* <li>Numbers: non-zero are true</li>
 * </ul>
 * 
 * @author <a href="http://octodecillion.com/">Josef Betancourt</a>
 * 
 */
public class Truth {

	/** non-public since this is a static utility class */
	private Truth() {
		// singleton utility
	}

	public static boolean valid(String ref) {
		return isNull(ref) ? false : ref.length() != 0;
	}	

	public static boolean valid(Collection<?> ref) {
		return isNull(ref) ? false : !ref.isEmpty();
	}

	public static <E> boolean valid(Set<E> ref) {
		return isNull(ref) ? false : !ref.isEmpty();
	}

	public static <E> boolean valid(Enumeration<E> ref) {
		return isNull(ref) ? false : !ref.hasMoreElements();
	}

	public static <E> boolean valid(Iterator<E> ref) {
		return isNull(ref) ? false : !ref.hasNext();
	}

	public static boolean valid(Map<?, ?> ref) {
		return isNull(ref) ? false : !ref.isEmpty();
	}

	public static boolean valid(Boolean ref) {
		return isNull(ref) ? false : ref.booleanValue();
	}
	
	public static boolean valid(Integer ref) {
		return isNull(ref) ? false : ref != 0;
	}

	public static boolean valid(byte ref) {
		return ref != 0;
	}
	
	public static boolean valid(Float ref){
		return ref != 0;
	}

	public static boolean valid(Byte ref) {
		return isNull(ref) ? false : ref != 0;
	}

	public static boolean valid(long ref) {
		return ref != 0;
	}

	public static boolean valid(Long ref) {
		return isNull(ref) ? false : ref != 0;
	}

	public static boolean valid(BigDecimal ref) {
		return isNull(ref) ? false : ref.compareTo(BigDecimal.ZERO) != 0;
	}

	public static boolean valid(char ref) {
		return ref != 0;
	}

	public static boolean valid(double ref) {
		return ref != 0;
	}

	public static boolean valid(short ref) {
		return ref != 0;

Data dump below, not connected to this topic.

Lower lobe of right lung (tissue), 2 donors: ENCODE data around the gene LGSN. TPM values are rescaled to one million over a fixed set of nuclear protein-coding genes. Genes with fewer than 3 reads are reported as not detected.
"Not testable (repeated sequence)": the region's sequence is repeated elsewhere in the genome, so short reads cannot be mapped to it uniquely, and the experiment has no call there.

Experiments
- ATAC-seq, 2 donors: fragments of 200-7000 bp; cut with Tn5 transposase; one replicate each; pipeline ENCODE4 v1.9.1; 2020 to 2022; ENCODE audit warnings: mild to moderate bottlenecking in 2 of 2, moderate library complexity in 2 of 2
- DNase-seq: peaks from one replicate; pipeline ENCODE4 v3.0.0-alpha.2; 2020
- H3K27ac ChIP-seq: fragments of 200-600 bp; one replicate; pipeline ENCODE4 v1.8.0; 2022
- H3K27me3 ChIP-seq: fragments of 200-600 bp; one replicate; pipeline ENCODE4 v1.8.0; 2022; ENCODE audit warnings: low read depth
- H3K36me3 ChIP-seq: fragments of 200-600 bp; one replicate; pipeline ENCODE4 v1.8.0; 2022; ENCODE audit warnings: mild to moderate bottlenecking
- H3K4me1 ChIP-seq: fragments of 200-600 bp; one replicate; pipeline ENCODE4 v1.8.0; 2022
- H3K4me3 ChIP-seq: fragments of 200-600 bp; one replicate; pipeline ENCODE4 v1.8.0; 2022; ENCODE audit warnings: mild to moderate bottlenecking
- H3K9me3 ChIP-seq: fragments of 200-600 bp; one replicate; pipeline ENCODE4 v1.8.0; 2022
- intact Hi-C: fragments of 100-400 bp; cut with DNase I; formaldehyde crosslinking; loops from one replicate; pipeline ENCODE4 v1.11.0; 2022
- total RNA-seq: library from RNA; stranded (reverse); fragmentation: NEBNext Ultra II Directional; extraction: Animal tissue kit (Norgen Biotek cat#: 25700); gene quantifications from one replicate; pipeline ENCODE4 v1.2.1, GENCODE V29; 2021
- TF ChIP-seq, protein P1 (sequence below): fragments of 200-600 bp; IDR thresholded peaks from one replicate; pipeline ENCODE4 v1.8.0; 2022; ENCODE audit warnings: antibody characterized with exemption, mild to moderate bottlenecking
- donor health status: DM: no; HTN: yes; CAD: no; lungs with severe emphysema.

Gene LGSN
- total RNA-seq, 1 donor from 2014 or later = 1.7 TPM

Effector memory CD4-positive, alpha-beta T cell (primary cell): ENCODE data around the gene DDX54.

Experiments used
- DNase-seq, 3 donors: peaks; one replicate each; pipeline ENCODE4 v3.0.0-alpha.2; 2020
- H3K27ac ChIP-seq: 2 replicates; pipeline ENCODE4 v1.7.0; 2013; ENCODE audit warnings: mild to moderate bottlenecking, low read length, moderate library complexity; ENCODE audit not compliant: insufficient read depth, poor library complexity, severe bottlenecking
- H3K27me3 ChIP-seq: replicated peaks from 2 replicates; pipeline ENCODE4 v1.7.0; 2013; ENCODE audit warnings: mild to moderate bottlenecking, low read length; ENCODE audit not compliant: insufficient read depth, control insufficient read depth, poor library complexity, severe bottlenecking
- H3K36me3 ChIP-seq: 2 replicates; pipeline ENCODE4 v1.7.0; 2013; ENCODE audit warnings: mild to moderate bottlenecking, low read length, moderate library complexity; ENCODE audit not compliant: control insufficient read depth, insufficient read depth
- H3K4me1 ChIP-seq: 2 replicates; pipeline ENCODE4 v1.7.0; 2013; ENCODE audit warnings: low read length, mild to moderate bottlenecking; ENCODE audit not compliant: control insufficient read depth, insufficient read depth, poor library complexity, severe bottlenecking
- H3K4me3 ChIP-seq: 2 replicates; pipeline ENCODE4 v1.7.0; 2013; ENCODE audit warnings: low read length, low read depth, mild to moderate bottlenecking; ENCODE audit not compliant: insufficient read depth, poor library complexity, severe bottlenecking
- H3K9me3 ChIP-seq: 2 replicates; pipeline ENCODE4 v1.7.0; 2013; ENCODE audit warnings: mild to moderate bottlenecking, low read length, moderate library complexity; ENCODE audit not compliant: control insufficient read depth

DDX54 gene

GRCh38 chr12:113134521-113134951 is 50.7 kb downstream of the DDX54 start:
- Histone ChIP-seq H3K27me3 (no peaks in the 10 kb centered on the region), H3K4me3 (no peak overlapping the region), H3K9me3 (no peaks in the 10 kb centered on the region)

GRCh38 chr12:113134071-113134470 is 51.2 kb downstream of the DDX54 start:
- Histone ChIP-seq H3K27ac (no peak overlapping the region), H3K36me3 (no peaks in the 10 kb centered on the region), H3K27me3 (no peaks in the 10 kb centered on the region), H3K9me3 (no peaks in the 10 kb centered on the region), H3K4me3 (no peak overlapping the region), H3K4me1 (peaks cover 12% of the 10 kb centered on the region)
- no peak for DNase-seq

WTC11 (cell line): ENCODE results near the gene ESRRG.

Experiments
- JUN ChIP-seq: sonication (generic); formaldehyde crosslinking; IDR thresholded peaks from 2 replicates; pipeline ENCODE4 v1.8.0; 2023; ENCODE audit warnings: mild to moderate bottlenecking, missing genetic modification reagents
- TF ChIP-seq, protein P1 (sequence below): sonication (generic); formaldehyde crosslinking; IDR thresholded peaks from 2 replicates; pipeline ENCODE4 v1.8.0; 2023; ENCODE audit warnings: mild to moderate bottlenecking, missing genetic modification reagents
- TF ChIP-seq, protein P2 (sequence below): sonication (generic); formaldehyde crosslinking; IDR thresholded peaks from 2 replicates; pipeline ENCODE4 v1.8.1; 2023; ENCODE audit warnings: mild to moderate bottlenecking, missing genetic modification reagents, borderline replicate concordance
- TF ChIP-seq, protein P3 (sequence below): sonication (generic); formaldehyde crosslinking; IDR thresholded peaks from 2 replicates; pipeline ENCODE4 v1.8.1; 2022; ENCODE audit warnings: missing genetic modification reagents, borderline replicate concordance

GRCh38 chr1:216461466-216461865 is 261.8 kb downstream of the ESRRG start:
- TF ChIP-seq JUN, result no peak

}

	private static boolean isNull(Object obj) {
		return obj == null;
	}

	/**
	 * Test if Object is true from a scripting standpoint.
	 * <p>
	 * @param ref an object reference
	 * @return true if object in not null or is not "empty"
	 * @throws Throwable
	 */
	public static boolean valid(Object ref){
		if (ref == null) {
		  return false;
		}

		Class<? extends Object> actualClass = ref.getClass();
		String className = actualClass.getName();

		if (className.startsWith("[")) {
			return validArray(ref);
		}
		
		return true;
	}
	
	public static boolean validArray(Object ref) {
		// TODO
		throw new UnsupportedOperationException("array coercion not supported");
	}	
	
	/**
	 * 
	 * Tests of {@link Truth}.
	 * 
	 * Uses nested JUnit testing approach advocated by Ben J. Christensen in <a
	 * href=
	 * "http://benjchristensen.com/2011/10/23/junit-tests-as-inner-classes/"
	 * >"JUnit Tests as Inner Classes"</a>
	 * 
	 * @author jbetancourt
	 * 
	 */
	@RunWith(JUnit4.class)
	public static class TruthTest {
		@Test
		public final void truth_empty_string() throws Throwable {
			String actual = "";
			assertThat(valid(actual), is(false));
		}
		
		@Test
		public final void truth_nonempty_string() throws Throwable {
			String actual = "x";
			assertThat(valid(actual), is(true));
		}
		
		@Test
		public final void truth_null_object() throws Throwable {
			Object obj = null;
			assertThat(valid(obj),is(false));
		}

		@Test
		public final void truth_not_null_object() throws Throwable {
			Object obj = new Object();
			assertThat(valid(obj),is(true));
		}

		@Test
		public final void truth_Byte() {
			Byte b = new Byte((byte) 0);